The word “novena” is rarely heard these days in the Church. When I was a little boy, my mother was constantly involved in one novena after another. She had so many intentions and people to remember along with special prayers for each one and special saints for each intention. She prayed novenas to the Sacred Heart (her favorite), the Infant of Prague, St. Jude, the Blessed Mother (of course) and one of her special favorites, the novena to the Holy Spirit. It took me some time to realize that my mother was a great client of the Holy Spirit, but when I listened to her respond to my questions about, well, anything, I understood that she had discerned through the power and guidance of the Holy Spirit, a certain wisdom—that first Gift of the Holy Spirit—and a way to respond to my issues in life. I was more than impressed. I was remarkably astonished; my mother was a real “spiritual director.” (In my humble and youthful opinion.) So, what does all that mean for us today? And what has my mom taught me that I can share with you?
We share the vigorous mystery of new Life in the Easter season in a particularly inventive way. God’s Son has risen from the dead—pretty amazing! It takes some serious prayer and profound thinking to “wrap our minds” around this! Only God could have thought it up, and only God can help us unravel it in our minds and hearts. The Apostles and the Blessed Mother stayed in the Upper Room—the Cenacle—after Jesus ascended back into heaven. They prayed, they discussed their thoughts, they reflected on the events after the Resurrection, and they thought about what Jesus had told them about everything they would understand when the Holy Spirit—the Advocate—would come to them. So, from the time of the Ascension to the Pentecost—nine days—they prayed for the coming of the Holy Spirit.
Nine days. That’s where the Church got the name and idea of “novena.” The Latin word for nine, novem and the intense repetition and remembrance of the particular intention became the time frame and the structure of the first and truly beloved Pentecost Novena. The custom, of course, developed and grew to include prayers and intentions directed to other saints for special mementos as needed to bring comfort and peace to all believers and closeness to our patrons in heaven.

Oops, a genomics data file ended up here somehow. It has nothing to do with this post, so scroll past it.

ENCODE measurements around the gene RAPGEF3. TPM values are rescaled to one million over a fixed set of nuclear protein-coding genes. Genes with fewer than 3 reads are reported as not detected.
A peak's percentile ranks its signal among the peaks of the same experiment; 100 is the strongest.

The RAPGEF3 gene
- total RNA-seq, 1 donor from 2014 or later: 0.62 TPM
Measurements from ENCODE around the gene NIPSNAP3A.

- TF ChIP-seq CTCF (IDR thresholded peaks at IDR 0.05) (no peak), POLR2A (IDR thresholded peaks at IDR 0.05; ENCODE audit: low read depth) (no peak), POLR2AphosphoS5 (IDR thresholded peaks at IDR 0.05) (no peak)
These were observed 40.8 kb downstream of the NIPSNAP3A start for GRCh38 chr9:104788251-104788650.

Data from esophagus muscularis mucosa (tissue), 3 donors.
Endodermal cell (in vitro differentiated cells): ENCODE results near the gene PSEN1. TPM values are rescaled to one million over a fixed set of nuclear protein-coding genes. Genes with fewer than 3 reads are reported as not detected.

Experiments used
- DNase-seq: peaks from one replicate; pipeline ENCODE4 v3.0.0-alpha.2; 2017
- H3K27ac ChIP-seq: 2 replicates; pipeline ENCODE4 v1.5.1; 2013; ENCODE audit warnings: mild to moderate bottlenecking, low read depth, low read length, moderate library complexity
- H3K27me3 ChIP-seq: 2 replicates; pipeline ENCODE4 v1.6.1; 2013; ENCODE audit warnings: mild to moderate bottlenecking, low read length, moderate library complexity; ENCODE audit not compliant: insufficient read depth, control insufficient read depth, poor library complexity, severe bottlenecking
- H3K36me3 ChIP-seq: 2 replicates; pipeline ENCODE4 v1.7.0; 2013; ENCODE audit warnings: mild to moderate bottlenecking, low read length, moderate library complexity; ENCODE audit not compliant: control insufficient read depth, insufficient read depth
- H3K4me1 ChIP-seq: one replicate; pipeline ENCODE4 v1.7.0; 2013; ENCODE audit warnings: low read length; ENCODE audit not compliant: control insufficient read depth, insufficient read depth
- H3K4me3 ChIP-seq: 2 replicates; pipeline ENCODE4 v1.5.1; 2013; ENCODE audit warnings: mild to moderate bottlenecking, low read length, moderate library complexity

The Pentecost Novena, of course, gave exceptional strength and courage to the infant Church that was fully realized when fear and meekness gave way to the full power of the proclamation of the Gospel in the Light of the Holy Spirit on Pentecost Sunday itself. The Holy Spirit has been empowering, protecting and guiding the Church ever since. No evil can overturn or weaken the Truth of the Gospel and the manifestation of Christ’s authority in the Church. It is guaranteed and promised by the Father, the Son and the Holy Spirit!
The Sacrament of Confirmation is one of the Sacraments of Christian Initiation and a true emblem of the power of the Holy Spirit in the heart, mind and action of the believer in Jesus Christ. So far this year, my words in this column have been focused on the Seven Gifts of the Holy Spirit—the direct result of the Holy Spirit’s action in our lives through Confirmation.
We must remember that the Holy Spirit in our lives is not a spirit of timidity or fear; rather, the Holy Spirit is power and energy to speak Truth to power in a world filled with distortions and fakery. We are given the ability through the Gifts of the Holy Spirit to discern—to look beyond appearances and judge (with the aid of the Gifts) the affairs of this life. We need to test them and see if they measure up to the Truth of the Gospel—the Truth of Jesus, Himself. That is more than simply making up our own truths or our own subjective way of thinking. The Gospel challenges us to believe that Christ has died and risen—ours is not an insipid message for those who seek fairy tales. It is a compelling Gospel that asserts the rights and dignity of every man and woman, it promotes the integrity of human life, it protects the rights of the downtrodden and men and women who have been objectified and abused. It is not the Gospel of the spineless followers of this world who seek some Godless utopian realm of false prophets and tin gods.
Like our ancestors, brothers and sisters, we are “locked” in the Upper Room, knowing its significance, and preparing ourselves through prayer and discernment, to bravely face the oncoming storm of contemporary society.
Come Holy Spirit, fill the hearts of your faithful, and enkindle in them the fire of your love. In Your Light, we shall be created and renew the face of the earth!
By Bishop William Patrick Callahan is the bishop of the Catholic Diocese of La Crosse
Appeared May/June 2019 issue
We must remember that the Holy Spirit in our lives is not a spirit of timidity or fear; rather, the Holy Spirit is power and energy to speak Truth to power in a world filled with distortions and fakery.